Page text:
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Black Boys Need Rites of Passage Programs in 2019 Across the Country

By Roger Caldwell 2019 is important to African American Men because the opportunities are boundless and amazing. If you can conceive it, you can achieve it. The only barriers holding Black men back are preparation, knowledge and education. The challenge for Black men is Black manhood. There are many different definitions of manhood, but to…

CFPB Makes Move to Support Payday Lenders During Black History Month

By Charlene Crowell, Communications Deputy Director with the Center for Responsible Lending and NNPA Newswire Contributor Each February, Black History Month commemorates the unique American experience of Blacks in America. This year marks the 400th anniversary of the Jamestown, Virginia arrival of captured and shackled Africans. In the ensuing years, as slavery grew, so did the…

In a Perfect World

By Dr. E. Faye Williams (TriceEdneyWire.com) – In a perfect world, for a State of the Union address (SOTU), we likely would’ve heard a president who actually made sense and who likely would’ve been truthful even if we disagreed with the content of what he said. We’ve learned to set a low bar for #45;…

Embracing My Imperfections Studying Abroad in London

By Chinwendu L. Maduegbunam, Fayetteville State University Growing up in North Carolina, I was shy and my need to be perfect in everything I did made it difficult to connect with others. I always thought I had to be perfect: playing basketball, earning high grades, being the perfect daughter, etc. I feared how others would judge…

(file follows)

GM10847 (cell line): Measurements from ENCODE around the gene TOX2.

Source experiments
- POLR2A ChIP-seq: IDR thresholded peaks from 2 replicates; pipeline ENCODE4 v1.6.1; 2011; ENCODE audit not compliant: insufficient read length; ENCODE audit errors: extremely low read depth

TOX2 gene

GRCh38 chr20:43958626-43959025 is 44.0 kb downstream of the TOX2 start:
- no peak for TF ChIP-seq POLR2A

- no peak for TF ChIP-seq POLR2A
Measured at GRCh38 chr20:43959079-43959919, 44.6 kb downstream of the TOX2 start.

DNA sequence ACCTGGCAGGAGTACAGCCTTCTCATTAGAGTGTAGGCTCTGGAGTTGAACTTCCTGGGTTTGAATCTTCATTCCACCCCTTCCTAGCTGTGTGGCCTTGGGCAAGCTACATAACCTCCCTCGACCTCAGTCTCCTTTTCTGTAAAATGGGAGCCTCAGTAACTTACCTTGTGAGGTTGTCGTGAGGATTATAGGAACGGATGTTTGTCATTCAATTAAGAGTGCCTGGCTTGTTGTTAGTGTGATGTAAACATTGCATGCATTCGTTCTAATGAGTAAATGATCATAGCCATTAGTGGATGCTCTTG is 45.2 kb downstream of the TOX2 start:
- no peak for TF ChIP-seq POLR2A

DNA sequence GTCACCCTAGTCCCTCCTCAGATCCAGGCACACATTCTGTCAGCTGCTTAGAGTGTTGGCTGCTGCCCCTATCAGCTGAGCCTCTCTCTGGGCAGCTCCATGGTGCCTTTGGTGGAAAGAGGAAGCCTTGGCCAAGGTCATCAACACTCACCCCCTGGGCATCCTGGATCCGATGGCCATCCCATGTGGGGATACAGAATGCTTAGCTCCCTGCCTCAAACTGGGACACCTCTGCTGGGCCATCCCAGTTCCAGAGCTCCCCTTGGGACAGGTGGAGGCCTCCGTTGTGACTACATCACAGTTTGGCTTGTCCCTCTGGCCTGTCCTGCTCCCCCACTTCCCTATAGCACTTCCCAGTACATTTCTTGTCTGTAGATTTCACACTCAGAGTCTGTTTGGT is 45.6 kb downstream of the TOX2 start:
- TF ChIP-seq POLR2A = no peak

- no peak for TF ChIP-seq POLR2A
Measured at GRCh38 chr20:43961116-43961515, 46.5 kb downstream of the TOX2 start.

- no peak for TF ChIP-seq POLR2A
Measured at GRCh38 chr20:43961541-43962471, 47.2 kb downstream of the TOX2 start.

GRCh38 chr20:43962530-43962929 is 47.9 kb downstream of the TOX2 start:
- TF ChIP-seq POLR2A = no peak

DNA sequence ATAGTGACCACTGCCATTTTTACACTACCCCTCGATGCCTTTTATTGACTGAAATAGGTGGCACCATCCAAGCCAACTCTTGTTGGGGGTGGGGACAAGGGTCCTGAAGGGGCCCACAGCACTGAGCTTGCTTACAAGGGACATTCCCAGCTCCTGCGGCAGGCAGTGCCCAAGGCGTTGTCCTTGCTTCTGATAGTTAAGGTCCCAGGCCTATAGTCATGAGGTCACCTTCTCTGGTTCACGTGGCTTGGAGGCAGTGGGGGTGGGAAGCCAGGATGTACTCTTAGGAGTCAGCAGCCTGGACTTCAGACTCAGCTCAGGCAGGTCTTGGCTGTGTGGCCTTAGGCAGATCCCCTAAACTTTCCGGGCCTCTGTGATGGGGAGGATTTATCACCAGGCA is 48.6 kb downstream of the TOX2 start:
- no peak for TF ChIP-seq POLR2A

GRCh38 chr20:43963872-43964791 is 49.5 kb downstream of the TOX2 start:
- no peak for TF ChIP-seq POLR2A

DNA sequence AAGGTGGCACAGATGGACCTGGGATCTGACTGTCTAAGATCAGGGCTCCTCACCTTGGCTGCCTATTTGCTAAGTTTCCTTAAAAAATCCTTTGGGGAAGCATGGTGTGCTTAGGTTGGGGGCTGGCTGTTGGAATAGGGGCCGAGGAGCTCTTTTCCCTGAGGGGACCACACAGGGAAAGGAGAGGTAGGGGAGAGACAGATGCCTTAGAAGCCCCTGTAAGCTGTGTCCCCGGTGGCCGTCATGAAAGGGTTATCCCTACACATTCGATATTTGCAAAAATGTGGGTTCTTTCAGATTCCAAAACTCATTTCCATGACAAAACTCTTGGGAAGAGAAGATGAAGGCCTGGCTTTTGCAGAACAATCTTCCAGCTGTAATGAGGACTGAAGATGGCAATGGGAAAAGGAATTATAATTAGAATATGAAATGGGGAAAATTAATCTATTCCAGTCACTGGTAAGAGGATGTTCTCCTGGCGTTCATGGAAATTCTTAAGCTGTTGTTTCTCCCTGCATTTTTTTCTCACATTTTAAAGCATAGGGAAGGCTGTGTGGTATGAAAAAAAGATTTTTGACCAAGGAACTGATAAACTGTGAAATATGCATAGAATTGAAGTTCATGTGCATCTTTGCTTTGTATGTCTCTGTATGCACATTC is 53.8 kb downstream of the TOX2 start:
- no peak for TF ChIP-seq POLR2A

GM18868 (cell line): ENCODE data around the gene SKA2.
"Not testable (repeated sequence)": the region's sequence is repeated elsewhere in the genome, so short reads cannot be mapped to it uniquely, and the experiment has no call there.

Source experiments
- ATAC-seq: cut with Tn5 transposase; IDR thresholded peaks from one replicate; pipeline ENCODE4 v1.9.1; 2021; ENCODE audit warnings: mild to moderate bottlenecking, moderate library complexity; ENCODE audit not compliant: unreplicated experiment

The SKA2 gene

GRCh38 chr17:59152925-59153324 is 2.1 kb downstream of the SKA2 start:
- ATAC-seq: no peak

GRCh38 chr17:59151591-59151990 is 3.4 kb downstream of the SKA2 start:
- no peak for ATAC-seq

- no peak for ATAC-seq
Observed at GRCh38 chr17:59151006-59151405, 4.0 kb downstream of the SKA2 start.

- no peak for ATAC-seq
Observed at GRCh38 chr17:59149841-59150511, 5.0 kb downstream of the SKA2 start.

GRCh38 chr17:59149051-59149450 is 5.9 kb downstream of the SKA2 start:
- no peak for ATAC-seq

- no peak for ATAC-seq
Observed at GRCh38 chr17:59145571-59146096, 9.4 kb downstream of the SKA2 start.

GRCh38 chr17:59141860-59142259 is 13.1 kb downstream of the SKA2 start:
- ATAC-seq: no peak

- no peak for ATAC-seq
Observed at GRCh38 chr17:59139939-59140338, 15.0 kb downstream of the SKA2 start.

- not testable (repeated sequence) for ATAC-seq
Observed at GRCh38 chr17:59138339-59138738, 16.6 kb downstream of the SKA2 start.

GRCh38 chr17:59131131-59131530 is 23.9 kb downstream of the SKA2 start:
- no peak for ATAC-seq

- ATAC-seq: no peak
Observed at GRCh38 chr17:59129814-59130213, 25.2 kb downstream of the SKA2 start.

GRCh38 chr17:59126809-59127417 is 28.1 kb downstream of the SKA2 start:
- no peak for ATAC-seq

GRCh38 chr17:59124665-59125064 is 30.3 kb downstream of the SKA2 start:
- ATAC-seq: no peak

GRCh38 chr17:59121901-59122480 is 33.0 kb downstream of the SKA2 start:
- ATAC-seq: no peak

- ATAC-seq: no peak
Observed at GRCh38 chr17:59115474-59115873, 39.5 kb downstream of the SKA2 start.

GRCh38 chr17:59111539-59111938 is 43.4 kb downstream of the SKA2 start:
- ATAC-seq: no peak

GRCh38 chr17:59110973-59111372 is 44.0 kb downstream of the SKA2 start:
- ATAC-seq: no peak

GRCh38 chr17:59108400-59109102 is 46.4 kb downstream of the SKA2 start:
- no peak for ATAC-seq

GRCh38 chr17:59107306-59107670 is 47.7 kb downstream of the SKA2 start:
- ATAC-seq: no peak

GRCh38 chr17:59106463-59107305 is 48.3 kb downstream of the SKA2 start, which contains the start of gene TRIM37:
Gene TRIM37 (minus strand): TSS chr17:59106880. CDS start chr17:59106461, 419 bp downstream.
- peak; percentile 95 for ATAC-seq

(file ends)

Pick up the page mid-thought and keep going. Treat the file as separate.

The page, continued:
Moments and Migrations

By Julianne Malveaux (TriceEdneyWire.com) – Every year the Association for the Study of African American Life and History (ASALH) choses a theme for Black History Month. This year they have chosen, Black Migrations emphasizing “the movement of people of African descent to new destinations and subsequently to new social realities.” Their theme is important, especially…

For Black Children, Attending School Is an Act of Racial Justice

By Kayla Patrick, The Education Trust As a seemingly twisted way to ring in 2019, the Trump administration has sent a loud and clear message that it’s okay for educators and school leaders to keep Black children out of school buildings and exclude them from opportunities to learn. It may sound extreme, but that’s exactly what…